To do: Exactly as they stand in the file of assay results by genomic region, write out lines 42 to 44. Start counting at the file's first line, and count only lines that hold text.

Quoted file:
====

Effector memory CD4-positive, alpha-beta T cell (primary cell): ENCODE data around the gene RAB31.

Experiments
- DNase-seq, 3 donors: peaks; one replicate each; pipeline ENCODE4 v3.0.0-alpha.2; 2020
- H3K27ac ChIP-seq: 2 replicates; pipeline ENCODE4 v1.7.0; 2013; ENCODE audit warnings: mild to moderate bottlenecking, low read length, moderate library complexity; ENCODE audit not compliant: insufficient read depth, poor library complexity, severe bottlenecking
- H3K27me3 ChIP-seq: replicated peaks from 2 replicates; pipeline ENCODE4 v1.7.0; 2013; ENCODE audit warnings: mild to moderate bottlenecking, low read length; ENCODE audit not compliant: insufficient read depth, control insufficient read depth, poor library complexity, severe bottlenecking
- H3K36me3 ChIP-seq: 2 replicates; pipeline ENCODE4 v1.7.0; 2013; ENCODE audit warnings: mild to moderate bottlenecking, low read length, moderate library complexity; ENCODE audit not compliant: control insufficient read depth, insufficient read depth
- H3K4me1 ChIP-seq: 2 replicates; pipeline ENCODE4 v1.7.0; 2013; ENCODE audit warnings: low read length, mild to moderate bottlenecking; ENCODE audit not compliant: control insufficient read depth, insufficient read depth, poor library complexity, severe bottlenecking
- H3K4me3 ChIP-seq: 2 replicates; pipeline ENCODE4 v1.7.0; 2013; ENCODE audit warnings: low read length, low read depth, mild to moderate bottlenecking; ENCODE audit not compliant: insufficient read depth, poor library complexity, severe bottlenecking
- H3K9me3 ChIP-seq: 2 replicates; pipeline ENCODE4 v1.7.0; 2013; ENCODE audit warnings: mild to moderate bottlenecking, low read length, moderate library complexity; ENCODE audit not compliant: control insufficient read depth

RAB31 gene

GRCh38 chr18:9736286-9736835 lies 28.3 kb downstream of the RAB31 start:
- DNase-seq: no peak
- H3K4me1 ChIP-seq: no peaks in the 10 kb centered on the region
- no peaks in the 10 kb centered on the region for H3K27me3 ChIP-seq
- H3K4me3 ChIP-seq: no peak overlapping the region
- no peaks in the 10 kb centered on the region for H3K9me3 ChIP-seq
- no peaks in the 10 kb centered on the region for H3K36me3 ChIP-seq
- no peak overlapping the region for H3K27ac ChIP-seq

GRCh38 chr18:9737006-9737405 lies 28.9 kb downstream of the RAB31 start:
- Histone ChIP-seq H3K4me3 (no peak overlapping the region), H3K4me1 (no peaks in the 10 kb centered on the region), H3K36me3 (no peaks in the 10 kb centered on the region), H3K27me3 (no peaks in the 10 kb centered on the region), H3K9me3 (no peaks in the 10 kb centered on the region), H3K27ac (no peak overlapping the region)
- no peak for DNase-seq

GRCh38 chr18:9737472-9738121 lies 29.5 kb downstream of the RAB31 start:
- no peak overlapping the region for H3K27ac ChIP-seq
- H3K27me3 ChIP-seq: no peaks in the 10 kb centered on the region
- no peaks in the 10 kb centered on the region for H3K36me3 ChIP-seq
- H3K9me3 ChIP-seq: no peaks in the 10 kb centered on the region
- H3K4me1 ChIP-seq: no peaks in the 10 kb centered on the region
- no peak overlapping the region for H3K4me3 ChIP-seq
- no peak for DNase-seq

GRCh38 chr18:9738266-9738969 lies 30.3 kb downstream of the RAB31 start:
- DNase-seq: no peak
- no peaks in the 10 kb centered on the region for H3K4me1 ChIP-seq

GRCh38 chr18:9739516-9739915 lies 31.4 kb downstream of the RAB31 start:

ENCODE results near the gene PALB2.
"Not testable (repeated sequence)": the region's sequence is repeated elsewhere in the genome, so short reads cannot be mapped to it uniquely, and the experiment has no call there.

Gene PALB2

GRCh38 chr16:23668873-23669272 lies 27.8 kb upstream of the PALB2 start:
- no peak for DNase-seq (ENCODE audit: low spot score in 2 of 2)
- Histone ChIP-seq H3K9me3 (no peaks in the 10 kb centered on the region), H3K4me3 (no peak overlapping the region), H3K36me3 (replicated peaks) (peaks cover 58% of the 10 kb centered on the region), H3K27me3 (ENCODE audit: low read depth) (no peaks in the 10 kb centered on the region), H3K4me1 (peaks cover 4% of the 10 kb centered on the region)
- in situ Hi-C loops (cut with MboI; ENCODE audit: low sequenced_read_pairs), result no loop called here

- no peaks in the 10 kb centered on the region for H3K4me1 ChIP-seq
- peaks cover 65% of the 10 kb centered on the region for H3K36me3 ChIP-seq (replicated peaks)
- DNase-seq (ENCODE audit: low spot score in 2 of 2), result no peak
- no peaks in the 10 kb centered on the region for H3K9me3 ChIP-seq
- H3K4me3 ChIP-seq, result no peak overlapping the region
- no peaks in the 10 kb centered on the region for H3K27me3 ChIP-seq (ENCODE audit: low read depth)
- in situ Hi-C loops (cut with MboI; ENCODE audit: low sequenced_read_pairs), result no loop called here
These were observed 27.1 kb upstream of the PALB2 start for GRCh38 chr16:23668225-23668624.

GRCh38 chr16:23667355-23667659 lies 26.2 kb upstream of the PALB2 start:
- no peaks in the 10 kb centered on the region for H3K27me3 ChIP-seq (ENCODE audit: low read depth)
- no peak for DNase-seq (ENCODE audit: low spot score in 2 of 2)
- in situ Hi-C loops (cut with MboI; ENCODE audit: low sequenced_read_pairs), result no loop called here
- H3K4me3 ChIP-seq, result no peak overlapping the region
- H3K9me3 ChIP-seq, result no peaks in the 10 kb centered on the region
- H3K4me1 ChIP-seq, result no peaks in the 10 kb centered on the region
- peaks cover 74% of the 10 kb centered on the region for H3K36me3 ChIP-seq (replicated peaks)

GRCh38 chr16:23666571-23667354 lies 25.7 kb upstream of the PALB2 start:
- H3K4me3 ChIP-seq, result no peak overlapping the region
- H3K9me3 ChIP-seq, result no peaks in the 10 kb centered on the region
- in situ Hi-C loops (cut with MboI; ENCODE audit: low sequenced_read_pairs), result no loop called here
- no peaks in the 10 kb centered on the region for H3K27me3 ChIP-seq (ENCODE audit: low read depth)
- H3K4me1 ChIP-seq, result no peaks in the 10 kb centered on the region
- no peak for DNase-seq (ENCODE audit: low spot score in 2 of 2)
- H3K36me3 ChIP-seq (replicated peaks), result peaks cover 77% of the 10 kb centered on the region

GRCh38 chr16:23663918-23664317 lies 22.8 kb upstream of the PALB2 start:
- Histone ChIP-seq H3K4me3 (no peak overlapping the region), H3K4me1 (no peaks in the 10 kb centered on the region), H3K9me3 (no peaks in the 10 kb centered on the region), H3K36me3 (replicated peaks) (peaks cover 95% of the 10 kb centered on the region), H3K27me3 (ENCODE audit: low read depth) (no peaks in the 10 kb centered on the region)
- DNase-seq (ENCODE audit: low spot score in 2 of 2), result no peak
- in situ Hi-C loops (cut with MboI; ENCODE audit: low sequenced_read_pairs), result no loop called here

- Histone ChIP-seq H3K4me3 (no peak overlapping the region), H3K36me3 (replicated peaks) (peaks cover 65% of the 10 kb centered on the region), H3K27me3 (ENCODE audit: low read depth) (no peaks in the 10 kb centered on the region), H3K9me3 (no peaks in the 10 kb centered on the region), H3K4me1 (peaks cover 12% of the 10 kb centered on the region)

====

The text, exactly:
- peaks cover 65% of the 10 kb centered on the region for H3K36me3 ChIP-seq (replicated peaks)
- DNase-seq (ENCODE audit: low spot score in 2 of 2), result no peak
- no peaks in the 10 kb centered on the region for H3K9me3 ChIP-seq